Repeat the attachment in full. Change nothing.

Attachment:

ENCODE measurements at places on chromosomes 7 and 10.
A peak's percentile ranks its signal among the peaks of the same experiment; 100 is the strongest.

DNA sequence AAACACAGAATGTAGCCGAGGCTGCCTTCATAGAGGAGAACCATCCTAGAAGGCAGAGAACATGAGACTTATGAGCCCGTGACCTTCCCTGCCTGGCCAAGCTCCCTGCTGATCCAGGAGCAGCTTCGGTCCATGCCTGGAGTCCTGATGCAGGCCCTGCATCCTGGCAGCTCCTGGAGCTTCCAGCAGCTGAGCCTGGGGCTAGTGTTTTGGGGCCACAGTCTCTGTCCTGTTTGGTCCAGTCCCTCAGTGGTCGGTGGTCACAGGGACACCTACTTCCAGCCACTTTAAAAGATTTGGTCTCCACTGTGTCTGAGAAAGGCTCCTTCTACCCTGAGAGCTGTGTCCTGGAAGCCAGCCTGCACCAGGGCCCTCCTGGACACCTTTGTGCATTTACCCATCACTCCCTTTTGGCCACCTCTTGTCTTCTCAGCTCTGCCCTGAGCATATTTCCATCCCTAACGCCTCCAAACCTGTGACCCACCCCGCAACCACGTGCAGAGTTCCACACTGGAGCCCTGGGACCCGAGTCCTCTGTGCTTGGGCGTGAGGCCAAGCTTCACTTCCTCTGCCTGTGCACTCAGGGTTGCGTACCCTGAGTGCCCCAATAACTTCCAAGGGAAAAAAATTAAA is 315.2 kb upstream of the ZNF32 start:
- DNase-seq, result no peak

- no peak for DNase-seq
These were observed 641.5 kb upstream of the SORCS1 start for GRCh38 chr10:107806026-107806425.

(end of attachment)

ENCODE measurements at places on chromosomes 7 and 10.
A peak's percentile ranks its signal among the peaks of the same experiment; 100 is the strongest.

DNA sequence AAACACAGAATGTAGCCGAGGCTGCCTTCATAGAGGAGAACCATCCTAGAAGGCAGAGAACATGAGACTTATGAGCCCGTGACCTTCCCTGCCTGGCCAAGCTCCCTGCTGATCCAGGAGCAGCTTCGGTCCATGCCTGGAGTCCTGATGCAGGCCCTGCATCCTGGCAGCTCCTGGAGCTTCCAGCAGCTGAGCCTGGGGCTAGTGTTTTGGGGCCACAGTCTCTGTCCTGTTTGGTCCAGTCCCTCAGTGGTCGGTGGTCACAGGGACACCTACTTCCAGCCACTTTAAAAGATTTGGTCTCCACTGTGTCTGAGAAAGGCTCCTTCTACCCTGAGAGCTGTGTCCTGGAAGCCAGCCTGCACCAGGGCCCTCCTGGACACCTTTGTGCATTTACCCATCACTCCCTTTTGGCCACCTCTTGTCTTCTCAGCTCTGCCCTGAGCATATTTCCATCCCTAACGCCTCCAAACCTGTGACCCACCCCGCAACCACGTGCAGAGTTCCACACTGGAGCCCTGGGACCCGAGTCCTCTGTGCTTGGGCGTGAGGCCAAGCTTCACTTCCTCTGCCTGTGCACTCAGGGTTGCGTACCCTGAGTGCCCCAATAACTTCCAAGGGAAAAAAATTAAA is 315.2 kb upstream of the ZNF32 start:
- DNase-seq, result no peak

- no peak for DNase-seq
These were observed 641.5 kb upstream of the SORCS1 start for GRCh38 chr10:107806026-107806425.